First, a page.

• Has your loved one begun withdrawing from social situations because of your illness?
  • Does your loved one blame his or her own self for your illness?

It is often only when you sit down to analyse your own situation and that of a loved one that you will realise the extent of the harm your addiction has caused. If you believe that someone you love has developed co-dependency, or if you are worried about yourself, please get in touch with us here at Banbury Lodge.

How Will Co-Dependency Affect My Family?

It is natural for your family members to want to help you when they realise you are in trouble. Parents, siblings, spouses, and children all tend to spring into action when they believe that they can help a loved one struggling with addiction.

There are many different forms that co-dependency can take but the one thing that is common is the fact that addiction tends to make a liar out of everyone. Family members often lie for their addicted loved ones, and this may be to hide their own embarrassment, guilt, or shame about the situation as well as to protect their addicted loved one.

The consequences of the addiction will be covered up and hidden from the outside world and the family unit will often close ranks to keep outsiders in the dark about what is really going on. This can be damaging to everyone involved because it can lead to feelings and emotions being suppressed. With nobody talking about what is going on within the family and with no action being taken the problems intensify and everyone becomes affected.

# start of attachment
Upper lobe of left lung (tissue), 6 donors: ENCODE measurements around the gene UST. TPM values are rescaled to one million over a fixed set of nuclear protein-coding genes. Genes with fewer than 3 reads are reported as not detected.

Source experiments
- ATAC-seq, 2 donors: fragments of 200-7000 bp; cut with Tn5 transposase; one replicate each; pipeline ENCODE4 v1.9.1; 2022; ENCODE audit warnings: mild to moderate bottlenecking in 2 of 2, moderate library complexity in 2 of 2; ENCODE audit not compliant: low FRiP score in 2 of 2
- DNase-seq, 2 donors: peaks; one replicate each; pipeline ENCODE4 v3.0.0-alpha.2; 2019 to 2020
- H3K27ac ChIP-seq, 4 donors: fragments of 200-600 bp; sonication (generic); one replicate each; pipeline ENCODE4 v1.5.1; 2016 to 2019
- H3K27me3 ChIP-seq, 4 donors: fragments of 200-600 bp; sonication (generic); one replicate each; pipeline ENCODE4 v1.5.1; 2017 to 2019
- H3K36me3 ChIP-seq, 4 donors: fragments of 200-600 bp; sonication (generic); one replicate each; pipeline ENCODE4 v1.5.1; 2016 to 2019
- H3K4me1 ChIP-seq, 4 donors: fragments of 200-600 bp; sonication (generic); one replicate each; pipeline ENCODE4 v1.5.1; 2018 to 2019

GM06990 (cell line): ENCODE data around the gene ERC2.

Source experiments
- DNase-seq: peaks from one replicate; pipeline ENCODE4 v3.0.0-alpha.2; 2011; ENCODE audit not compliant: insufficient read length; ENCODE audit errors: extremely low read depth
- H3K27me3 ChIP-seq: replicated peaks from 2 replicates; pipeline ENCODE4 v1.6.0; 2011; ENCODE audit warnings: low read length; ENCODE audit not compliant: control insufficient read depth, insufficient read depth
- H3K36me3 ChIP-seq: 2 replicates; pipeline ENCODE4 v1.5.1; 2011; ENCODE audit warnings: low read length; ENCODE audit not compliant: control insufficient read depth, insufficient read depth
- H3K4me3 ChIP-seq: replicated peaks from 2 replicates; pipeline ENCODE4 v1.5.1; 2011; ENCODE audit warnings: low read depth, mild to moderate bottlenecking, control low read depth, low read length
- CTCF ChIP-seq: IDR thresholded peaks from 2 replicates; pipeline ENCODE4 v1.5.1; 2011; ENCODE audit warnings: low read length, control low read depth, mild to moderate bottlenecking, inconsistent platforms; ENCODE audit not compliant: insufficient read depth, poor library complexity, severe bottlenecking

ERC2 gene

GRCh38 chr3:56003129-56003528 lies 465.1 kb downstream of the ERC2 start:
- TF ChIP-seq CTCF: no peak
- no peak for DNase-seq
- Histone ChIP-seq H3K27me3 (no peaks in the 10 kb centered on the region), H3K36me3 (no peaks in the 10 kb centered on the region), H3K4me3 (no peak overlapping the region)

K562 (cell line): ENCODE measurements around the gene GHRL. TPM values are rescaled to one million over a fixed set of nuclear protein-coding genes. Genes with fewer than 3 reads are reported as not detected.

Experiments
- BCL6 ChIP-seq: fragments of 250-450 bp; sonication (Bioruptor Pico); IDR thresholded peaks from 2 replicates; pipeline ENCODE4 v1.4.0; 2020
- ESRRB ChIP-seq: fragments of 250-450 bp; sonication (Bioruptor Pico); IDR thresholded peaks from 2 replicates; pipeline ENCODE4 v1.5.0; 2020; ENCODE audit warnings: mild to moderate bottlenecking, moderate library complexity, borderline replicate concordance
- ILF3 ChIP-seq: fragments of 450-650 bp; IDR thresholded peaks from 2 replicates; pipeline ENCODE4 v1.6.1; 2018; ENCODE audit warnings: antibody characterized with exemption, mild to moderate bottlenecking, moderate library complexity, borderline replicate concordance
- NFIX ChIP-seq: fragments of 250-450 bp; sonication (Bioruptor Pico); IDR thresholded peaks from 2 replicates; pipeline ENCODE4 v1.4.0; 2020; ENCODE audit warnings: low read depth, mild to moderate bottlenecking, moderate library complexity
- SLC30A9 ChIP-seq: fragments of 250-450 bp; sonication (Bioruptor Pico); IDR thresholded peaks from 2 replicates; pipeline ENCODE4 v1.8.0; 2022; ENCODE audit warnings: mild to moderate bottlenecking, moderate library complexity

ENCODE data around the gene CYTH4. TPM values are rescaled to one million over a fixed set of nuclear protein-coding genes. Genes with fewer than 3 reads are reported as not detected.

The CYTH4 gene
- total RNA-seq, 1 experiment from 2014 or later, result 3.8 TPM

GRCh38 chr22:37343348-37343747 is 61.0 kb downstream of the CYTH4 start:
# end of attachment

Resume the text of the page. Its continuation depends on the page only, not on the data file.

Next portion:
What often happens when co-dependency occurs within a family is that some members will unwittingly begin enabling the addict to continue with his or her addictive behaviour. By not addressing the issues head-on and by not holding the addict to account, the problem continues.

Well-meaning family members often make it easier for the addict to continue abusing mood-altering chemicals. They may believe they are helping by providing money or paying bills, for example, but what they are actually doing is allowing the addict to ignore his or her responsibilities.

Can You Help My Family to Overcome Co-Dependency?

As part of our treatment programme here at Banbury Lodge, we will work hard to involve your family members in your recovery. A part of our family recovery programme will be addressing any co-dependency issues within your family unit.

We know that addiction can have a massive impact on what were once healthy relationships, but without everyone getting involved in the recovery process, it may be difficult to get things back on track.